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Disappearing greenery

  • Published at 02:53 pm March 22nd, 2018
Disappearing greenery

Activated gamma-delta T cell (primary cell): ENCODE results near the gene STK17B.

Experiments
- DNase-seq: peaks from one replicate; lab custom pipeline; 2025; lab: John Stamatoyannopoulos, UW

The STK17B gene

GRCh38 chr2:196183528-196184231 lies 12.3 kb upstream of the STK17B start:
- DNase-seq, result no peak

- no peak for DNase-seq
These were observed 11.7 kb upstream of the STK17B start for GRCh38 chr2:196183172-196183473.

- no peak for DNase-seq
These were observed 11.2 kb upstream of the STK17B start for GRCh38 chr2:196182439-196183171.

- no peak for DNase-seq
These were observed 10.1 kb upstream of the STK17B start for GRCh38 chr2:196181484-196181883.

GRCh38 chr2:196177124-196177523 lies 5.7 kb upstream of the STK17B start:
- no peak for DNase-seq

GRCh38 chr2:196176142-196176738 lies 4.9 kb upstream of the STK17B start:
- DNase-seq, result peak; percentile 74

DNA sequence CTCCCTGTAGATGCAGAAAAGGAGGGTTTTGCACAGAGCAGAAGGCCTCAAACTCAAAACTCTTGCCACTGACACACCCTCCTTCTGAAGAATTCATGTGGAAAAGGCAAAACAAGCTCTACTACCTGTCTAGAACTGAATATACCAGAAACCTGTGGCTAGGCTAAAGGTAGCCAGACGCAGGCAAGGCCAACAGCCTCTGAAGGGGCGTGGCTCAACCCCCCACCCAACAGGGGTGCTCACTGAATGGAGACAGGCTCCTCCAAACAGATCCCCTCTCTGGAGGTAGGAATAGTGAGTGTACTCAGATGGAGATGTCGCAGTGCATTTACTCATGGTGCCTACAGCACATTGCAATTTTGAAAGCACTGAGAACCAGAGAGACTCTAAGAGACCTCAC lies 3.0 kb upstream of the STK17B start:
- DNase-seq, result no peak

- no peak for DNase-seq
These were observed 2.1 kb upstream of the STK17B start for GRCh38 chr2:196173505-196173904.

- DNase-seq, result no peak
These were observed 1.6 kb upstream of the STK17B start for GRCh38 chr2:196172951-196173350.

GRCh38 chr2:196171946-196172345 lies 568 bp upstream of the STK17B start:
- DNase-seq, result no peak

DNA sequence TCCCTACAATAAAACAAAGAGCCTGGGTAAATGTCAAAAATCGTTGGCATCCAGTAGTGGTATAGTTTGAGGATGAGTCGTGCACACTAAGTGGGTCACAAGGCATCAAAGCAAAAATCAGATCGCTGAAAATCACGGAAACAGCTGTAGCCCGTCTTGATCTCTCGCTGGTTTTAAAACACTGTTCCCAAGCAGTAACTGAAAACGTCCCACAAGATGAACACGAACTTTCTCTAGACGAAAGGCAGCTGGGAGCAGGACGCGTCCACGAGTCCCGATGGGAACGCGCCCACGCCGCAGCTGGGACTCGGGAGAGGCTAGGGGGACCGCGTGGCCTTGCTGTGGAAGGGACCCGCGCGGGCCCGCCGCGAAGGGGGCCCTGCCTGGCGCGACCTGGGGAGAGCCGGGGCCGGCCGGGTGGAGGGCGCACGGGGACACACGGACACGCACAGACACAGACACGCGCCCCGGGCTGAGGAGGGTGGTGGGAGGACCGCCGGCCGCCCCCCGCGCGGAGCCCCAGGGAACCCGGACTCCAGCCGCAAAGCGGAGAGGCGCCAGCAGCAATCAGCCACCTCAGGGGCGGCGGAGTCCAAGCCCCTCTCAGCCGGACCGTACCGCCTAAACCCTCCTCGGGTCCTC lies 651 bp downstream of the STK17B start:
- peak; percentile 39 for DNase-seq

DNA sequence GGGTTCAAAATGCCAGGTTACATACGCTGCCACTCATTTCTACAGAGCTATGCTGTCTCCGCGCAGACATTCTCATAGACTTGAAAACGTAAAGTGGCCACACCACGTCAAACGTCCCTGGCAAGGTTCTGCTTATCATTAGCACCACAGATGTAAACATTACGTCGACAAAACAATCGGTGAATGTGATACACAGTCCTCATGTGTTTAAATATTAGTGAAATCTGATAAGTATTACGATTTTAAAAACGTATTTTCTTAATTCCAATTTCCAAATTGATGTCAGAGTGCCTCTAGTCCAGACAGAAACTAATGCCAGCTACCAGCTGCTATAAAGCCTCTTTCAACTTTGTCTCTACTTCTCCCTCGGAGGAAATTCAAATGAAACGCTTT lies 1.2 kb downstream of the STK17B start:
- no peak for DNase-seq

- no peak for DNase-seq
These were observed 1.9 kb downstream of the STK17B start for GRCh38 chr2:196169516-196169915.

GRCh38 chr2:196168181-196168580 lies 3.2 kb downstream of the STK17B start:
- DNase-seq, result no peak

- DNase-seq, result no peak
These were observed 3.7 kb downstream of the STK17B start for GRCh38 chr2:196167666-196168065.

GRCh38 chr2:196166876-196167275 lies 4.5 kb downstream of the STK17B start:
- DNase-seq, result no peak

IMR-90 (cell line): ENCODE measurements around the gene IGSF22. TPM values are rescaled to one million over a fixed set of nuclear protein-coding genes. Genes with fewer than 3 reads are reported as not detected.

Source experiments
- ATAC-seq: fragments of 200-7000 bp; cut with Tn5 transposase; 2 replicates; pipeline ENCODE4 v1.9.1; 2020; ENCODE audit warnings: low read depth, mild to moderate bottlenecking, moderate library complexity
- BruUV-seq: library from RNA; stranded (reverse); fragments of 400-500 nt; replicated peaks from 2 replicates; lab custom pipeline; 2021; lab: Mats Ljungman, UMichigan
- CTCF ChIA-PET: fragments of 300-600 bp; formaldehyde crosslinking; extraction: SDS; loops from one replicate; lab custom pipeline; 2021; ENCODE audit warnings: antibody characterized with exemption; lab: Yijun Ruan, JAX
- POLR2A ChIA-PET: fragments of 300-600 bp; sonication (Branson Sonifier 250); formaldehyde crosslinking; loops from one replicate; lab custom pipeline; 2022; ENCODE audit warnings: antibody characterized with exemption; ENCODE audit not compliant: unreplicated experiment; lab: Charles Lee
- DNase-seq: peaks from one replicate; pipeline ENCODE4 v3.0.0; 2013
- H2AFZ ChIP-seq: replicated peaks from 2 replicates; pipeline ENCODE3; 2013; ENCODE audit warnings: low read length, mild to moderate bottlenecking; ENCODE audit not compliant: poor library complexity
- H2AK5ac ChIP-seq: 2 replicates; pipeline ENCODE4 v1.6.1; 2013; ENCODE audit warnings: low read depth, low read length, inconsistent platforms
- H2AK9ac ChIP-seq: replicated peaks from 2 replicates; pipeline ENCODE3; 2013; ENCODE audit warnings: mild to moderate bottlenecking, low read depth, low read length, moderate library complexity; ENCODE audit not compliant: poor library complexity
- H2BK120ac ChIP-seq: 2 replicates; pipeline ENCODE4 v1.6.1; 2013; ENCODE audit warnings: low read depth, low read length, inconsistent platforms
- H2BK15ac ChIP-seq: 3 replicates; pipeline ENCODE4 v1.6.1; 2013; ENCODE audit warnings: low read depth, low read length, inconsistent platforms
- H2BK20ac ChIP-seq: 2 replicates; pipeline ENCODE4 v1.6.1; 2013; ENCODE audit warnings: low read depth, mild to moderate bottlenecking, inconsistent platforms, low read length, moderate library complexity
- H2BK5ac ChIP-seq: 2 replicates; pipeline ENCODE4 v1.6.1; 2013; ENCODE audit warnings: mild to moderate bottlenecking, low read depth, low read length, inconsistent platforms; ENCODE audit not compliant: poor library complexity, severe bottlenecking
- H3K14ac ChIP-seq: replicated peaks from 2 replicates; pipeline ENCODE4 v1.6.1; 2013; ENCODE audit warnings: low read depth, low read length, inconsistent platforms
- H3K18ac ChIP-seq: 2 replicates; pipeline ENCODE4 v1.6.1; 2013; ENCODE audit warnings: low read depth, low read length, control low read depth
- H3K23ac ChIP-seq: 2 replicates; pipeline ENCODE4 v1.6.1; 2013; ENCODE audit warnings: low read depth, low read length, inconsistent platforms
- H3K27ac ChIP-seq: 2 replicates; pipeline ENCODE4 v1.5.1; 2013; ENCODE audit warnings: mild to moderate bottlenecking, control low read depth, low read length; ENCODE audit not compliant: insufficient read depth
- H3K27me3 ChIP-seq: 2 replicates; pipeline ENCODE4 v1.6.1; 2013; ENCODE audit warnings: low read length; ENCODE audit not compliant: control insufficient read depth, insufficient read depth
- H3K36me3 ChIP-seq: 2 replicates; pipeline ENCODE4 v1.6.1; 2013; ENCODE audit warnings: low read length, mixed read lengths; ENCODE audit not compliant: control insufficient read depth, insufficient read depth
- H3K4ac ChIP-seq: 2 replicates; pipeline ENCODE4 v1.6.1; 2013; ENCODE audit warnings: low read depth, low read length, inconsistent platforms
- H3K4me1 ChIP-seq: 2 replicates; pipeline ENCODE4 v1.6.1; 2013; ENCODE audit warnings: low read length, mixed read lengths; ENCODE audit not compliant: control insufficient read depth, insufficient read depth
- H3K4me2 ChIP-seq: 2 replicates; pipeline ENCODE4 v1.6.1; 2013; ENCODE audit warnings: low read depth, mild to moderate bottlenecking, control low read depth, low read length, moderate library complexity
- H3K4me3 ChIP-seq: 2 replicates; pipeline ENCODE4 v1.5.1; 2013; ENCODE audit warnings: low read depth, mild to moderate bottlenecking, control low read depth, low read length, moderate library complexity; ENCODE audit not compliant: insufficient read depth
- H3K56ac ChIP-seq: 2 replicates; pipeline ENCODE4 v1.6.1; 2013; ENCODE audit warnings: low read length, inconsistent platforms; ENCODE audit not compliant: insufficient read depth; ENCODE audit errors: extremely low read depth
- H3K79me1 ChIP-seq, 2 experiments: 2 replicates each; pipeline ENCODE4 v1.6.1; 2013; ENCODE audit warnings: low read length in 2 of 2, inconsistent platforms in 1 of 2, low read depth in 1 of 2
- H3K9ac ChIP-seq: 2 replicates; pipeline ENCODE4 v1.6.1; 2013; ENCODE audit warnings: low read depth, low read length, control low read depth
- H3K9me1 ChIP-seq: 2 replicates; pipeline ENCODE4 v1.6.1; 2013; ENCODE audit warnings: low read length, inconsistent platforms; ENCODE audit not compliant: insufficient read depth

Chopping down lush forest resources to make way for development may provide us with momentary economic or social benefit, but the long-term cost of deforestation could be greater. According to a major study led by Ana Rodrigues of the Centre for Functional and Evolutionary Ecology in Montpellier, France, which explored the development ‘boom and bust’ from deforestation, communities develop rapidly when forests are cleared. However, the development is temporary. Rates of development swiftly fall back below average levels when the people relying on the resources move on, leaving the local resources nearly depleted. The findings of a study on the Amazonian rainforest in Brazil and the income of the communities depending on the forest resources undermine the argument that deforestation leads to long-term development. Deforestation is a grave concern in Bangladesh, a country with special geographical features and settings that make it the sixth most natural disaster-prone country out of 173 countries mentioned in the World Risk Report 2016. According to data from the University of Maryland, only around 14 percent of Bangladesh’s land area has significant tree cover. A total of 85,000 hectares of tree cover were lost between 2001 and 2015, with the loss numbers doubling between 2013 and 2014 and peaking in 2015. Fifty percent of the country’s forests have been destroyed in the last 20 years. Some 30 years ago, the forest area in Tangail was 2,000 acres; today it is down to 1,000 acres and continuously decreasing every day. Bangladesh has joined the lower-middle-income country category in 2015 and is aspiring to join the middle-income group by 2021. Deforestation has been justified under the name of development in the form of rapid urbanization, industrialization, and growing population. The incumbent government has undertaken numerous development projects to boost economic growth. The proposed coal power plants in the Sundarbans – the Rampal and Orion – are two such endeavours. When former US Vice President Al Gore requested Bangladesh’s Prime Minister Sheikh Hasina to drop the power plant projects during a forum hosted by economist Thomas Friedman at the World Economic Forum in Davos early last year, she replied, “We have to provide energy to our people. I have to develop our country. If you cannot develop the economic conditions of your people, how will you save our people? We have to ensure the food security; we have to give them job opportunity.” But how sustainable will this security be? According to the aforementioned study, not very. Newly available natural resources in an area of cleared forest attract investment and infrastructure. New roads lead to improved access to education and medicine, and the increased overall income improve living conditions. But as natural resources like timber dry up, things change and sometimes get even worse than before. Apart from the environmental consequences, deforestation also results in deteriorating quality of lives of the people dependent on the forests. The crisis surrounding Sundarban is only one of the many facets causing deforestation in Bangladesh. To build the makeshift residences for the persecuted Rohingya people, the government allocated 1,000 acres (400 hectares) of forest land, which is hosting around a million people. Recent study shows that this huge number of Rohingyas is burning almost 50 million kilos of firewood for cooking every day, mainly relying on the forest around the area of their camps. As a result, the nearby forests are being destroyed. The crisis has already started to significantly affect the host community through loss of natural resources, rises in demand for food and fuel, and transportation costs, while also increasing the risk of landslides. In the early 70s, the government established Protected Areas (PA) for conservation. Currently, 267,330 hectares or nearly two percent of the country's total area, is under PAs. These include 17 declared national parks, 17 wildlife sanctuaries and one special biodiversity conservation area. However, in the most recent turn of events, Bangladesh Petroleum Corporation (BPC) asked to acquire some 191 acres of reserved forest land in Maheshkhali, Cox's Bazar for construction of an unrefined fuel terminal. The forest department initially calculated the economic compensation for the reserved forest at Tk2,770 million on the basis of the cost of timber and loss of biodiversity this would cause. In the end, the deal was settled on a total of Tk43.6 million for the land that was supposed to be protected by the government. And then, there are the illegal loggers who are continuously wiping out greenery in remote forest in the Chittagong Hill Tracts. An integration of environmental protection and management planning into the national planning, and strengthening environmental institutions are emergency steps forward for Bangladesh. Without a proper conservation of forest resources, the country may lose all of its forests within a short period of time. On the development front, climate-resilient forest and landscape management should be prioritized, which will improve rural livelihoods and foster economic opportunities in rural areas.
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